“I’m pretty satisfied with everything. I’ve been really blessed with three good kids that take care of me. They make sure I’ve got what I need. My son didn’t have to take me in like he did, and now he comes almost every day at lunchtime to bring me lunch.
“One thing I’d do different is, I wish I could have had more time in the military. I liked it … I really did. When you talk to people now and read about what they have to do, it’s so different — but I think I could have fit in. I think I could have done it because I really wanted it.
“I always tell my kids, ‘You find something you really want to do, and you do the best you can. That’s all you can ask for. Don’t do something because you think you’re going to get five dollars more. Do something you’re gonna really like doing. Take a piece of paper and make a list of the good and the bad. Decide what you really want to do and then go do it.”
Eileen knows that she has a lot more birthdays behind her now than in front of her, and with her health concerns, she is not sure how many more birthday cakes are in her future. But, for now, she is fairly happy and looking forward to the big shindig in November.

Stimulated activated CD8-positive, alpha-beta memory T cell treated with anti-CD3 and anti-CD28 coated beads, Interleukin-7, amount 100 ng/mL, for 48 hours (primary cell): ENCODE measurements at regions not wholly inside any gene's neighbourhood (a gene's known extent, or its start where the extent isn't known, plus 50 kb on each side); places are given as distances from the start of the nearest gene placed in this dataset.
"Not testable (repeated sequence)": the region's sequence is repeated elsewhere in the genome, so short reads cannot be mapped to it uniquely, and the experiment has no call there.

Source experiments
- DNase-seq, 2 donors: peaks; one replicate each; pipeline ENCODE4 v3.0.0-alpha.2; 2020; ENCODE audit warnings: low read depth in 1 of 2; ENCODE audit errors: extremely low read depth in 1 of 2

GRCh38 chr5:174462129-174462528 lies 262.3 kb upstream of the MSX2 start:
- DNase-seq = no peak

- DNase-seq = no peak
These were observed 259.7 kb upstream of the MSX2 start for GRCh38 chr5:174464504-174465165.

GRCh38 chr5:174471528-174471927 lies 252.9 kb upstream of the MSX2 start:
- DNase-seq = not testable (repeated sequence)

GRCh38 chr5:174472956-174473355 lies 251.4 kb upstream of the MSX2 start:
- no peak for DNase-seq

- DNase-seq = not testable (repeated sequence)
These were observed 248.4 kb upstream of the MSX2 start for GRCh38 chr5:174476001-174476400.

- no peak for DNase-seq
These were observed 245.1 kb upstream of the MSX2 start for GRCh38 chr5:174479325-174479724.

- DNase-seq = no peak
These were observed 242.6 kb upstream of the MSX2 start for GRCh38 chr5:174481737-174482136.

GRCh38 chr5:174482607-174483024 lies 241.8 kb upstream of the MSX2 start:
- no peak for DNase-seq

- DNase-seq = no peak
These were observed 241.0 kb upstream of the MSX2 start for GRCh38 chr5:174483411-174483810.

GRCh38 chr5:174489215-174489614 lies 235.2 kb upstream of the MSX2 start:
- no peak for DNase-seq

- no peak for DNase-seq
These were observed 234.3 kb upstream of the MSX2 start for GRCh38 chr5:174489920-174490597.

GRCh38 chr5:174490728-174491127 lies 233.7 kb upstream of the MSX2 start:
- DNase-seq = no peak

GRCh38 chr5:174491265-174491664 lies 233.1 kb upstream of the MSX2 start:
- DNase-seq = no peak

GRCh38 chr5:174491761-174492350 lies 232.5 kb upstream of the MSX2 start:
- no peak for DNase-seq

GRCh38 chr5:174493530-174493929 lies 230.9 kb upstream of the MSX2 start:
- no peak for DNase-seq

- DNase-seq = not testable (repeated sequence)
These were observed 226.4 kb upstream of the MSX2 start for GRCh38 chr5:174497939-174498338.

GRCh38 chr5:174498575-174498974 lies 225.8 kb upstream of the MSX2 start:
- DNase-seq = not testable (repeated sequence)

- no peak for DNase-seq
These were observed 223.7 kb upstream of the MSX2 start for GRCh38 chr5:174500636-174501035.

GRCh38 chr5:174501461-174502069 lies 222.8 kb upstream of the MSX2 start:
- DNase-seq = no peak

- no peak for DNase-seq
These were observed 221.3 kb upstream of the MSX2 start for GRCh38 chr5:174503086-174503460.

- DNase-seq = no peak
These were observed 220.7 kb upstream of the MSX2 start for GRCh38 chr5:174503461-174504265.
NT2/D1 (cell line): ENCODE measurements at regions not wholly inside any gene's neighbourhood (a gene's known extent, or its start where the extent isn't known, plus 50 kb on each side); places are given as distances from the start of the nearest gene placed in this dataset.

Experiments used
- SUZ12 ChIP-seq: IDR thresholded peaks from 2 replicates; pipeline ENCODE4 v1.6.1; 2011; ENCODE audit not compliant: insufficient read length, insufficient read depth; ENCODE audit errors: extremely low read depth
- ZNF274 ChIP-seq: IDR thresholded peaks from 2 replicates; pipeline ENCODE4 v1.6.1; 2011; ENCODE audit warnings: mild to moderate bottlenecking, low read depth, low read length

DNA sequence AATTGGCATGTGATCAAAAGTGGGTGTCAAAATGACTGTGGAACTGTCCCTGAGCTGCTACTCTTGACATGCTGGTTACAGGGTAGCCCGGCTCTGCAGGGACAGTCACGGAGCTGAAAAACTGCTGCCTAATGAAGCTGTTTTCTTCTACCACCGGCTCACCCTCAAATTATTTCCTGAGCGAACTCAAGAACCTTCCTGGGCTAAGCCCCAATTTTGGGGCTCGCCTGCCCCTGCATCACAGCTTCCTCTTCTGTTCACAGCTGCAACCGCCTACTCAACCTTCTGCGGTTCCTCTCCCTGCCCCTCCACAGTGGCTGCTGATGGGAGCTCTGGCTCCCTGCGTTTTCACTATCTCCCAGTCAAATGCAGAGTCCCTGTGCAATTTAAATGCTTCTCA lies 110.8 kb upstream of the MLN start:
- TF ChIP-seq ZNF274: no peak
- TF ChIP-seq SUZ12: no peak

After that, well … Only time will tell. There is always another great-grandchild being born to look forward to.
Maybe next on the agenda is sticking around long enough for that?
“I don’t know about that one,” the mother of three, grandmother of four and great-grandmother of six said. “It’s a good thought, but there’s no guarantee when you’re going to die … And that’s a long way away off, babe.
“My favorite thing to do now is just to wheel around and talk to people. I can’t go as much as I used to. My body can’t take it and I have to rest a lot more. For a while after my husband died, I didn’t really care about living. I’d just as soon go with him. Then I found out my granddaughter was getting married, and I really like the guy. So that’s what I’m looking forward to now.”